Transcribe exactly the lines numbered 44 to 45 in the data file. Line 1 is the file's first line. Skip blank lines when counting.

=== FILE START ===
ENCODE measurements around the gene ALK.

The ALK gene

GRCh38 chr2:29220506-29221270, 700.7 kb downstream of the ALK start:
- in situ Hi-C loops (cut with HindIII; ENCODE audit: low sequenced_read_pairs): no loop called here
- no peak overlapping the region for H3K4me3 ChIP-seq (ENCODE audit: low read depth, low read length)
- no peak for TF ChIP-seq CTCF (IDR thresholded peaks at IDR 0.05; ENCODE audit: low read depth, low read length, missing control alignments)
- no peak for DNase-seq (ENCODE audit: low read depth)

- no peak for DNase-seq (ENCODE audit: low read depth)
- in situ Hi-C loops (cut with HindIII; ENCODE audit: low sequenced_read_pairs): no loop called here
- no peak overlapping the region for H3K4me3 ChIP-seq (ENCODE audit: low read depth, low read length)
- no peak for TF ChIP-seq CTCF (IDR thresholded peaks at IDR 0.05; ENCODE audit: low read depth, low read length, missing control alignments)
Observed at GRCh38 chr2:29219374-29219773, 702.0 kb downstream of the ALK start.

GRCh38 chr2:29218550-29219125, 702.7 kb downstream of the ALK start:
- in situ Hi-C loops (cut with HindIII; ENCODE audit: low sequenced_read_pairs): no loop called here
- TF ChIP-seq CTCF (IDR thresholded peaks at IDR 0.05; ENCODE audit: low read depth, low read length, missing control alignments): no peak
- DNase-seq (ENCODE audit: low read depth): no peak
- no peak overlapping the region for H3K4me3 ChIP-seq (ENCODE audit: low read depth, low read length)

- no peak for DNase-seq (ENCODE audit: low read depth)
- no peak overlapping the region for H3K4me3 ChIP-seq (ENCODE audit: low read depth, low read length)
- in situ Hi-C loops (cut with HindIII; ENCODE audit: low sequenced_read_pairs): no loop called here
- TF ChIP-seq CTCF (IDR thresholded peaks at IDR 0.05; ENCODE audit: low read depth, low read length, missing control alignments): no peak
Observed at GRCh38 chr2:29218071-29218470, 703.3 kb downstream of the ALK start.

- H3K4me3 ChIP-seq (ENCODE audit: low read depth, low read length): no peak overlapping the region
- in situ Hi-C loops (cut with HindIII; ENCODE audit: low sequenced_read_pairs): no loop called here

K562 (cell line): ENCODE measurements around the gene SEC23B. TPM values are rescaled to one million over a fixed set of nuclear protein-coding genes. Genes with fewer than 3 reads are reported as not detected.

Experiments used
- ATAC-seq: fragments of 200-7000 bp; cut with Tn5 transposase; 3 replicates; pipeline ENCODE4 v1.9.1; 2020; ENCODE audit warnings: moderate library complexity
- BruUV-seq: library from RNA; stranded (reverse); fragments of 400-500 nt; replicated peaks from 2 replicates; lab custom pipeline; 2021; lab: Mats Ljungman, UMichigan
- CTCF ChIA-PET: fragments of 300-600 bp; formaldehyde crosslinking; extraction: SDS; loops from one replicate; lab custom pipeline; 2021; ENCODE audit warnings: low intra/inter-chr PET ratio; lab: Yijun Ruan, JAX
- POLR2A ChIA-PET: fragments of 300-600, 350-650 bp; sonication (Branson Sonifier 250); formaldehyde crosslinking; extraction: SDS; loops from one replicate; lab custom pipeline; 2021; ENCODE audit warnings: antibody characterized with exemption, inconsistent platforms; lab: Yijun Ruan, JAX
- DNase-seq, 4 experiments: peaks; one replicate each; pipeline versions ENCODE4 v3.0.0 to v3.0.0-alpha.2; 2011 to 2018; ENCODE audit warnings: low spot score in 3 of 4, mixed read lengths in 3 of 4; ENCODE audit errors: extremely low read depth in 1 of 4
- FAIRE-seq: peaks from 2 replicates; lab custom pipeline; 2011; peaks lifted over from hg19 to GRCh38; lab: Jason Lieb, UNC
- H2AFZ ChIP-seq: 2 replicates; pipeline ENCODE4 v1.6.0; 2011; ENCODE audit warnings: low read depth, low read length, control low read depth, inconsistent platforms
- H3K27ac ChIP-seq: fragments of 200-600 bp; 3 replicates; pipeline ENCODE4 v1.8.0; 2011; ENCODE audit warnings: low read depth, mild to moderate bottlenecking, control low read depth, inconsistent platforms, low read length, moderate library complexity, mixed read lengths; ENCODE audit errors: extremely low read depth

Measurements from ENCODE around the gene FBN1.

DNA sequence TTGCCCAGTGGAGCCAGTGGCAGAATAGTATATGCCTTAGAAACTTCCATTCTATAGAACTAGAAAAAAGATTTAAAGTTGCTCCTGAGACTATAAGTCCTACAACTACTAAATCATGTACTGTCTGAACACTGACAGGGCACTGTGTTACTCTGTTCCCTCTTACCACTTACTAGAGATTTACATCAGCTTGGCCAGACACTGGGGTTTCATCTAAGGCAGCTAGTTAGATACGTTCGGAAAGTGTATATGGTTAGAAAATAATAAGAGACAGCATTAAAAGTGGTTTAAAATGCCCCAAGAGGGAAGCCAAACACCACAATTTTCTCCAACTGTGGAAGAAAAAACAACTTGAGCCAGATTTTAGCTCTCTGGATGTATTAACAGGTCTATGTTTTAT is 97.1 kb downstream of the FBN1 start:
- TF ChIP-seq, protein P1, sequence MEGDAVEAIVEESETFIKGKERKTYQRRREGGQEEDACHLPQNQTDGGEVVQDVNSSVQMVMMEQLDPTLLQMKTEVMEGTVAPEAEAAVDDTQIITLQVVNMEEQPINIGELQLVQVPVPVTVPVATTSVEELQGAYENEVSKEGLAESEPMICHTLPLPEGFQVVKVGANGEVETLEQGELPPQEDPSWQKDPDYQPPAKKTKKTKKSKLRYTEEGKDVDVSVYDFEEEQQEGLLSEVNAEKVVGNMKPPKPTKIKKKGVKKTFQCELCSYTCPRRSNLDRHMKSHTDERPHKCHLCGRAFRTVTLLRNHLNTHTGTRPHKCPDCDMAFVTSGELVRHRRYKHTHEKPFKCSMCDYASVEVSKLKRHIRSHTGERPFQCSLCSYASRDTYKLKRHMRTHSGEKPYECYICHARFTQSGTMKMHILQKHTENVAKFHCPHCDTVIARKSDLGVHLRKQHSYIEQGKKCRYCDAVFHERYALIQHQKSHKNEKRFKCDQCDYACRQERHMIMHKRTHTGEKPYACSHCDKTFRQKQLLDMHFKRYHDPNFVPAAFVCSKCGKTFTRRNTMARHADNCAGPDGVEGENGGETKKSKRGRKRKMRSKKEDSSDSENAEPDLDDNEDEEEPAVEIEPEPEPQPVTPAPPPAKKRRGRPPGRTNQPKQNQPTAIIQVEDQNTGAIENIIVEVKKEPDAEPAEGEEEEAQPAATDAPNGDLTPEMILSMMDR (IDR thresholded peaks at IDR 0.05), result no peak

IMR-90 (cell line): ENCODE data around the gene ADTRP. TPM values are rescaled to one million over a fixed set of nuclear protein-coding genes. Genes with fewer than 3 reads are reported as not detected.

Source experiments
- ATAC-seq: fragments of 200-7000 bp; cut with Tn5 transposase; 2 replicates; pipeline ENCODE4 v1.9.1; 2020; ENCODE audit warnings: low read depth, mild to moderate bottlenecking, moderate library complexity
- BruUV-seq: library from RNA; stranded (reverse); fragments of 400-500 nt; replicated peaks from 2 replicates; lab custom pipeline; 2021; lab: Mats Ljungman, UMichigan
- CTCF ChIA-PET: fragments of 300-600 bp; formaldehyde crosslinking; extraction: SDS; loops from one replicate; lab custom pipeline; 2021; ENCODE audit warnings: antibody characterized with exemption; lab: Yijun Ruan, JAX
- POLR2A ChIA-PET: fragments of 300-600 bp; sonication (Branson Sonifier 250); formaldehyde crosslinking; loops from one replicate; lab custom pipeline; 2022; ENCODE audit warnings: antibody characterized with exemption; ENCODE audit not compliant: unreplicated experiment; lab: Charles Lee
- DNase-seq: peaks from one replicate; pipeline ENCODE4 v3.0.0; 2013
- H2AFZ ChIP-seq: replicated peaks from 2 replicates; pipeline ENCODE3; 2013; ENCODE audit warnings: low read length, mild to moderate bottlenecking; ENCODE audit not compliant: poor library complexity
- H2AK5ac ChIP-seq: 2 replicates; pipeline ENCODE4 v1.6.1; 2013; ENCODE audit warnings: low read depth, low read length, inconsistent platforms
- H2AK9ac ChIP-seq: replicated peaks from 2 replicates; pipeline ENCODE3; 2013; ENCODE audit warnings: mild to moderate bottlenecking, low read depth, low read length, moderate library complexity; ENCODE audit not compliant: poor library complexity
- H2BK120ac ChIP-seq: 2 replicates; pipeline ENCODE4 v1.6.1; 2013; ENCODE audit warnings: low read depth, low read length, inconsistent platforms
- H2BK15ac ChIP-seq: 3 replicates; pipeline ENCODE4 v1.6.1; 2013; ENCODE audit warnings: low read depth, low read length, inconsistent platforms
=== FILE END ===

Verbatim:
- DNase-seq: peaks from one replicate; pipeline ENCODE4 v3.0.0; 2013
- H2AFZ ChIP-seq: replicated peaks from 2 replicates; pipeline ENCODE3; 2013; ENCODE audit warnings: low read length, mild to moderate bottlenecking; ENCODE audit not compliant: poor library complexity